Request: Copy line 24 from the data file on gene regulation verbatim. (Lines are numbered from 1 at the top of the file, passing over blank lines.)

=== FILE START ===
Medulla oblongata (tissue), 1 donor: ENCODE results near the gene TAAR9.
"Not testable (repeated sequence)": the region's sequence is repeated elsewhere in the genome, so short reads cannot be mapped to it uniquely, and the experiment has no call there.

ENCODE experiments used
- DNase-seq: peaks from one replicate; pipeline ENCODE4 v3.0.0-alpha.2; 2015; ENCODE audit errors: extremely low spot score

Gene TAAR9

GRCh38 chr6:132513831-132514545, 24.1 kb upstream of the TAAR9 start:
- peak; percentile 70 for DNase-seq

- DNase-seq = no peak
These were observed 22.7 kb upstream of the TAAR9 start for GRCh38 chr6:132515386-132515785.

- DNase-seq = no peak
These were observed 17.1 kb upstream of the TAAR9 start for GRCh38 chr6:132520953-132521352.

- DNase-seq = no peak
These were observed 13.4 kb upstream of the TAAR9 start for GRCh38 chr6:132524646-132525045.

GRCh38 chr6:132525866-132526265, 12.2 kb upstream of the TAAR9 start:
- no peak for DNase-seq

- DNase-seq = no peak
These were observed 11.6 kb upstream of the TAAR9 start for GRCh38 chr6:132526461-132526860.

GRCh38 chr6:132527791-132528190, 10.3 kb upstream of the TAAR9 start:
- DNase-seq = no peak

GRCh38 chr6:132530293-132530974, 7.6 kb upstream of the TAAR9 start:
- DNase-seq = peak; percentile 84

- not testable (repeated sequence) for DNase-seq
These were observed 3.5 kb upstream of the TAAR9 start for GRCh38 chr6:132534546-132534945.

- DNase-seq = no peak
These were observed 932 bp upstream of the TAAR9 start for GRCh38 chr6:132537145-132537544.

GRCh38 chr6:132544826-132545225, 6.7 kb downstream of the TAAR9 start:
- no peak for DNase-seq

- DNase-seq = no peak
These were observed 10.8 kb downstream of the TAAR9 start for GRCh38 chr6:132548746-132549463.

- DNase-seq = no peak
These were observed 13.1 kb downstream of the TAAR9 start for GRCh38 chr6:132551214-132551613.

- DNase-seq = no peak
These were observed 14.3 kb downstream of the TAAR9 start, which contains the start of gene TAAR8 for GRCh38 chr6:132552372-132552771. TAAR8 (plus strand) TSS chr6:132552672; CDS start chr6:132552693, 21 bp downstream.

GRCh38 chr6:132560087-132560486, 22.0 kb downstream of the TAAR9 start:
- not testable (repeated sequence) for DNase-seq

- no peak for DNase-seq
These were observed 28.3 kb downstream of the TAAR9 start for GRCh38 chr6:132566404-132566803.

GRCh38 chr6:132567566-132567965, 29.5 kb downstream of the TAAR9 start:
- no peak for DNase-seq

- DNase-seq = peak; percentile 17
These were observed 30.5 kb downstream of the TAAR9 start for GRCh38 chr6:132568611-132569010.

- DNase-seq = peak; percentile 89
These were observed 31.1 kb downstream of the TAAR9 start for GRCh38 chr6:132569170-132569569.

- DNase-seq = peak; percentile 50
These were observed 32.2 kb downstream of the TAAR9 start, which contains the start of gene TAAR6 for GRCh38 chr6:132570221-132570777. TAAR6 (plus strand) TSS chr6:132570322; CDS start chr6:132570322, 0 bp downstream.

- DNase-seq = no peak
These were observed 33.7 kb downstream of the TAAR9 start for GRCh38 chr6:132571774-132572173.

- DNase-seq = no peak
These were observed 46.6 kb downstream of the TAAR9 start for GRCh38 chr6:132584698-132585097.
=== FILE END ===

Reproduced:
- DNase-seq = no peak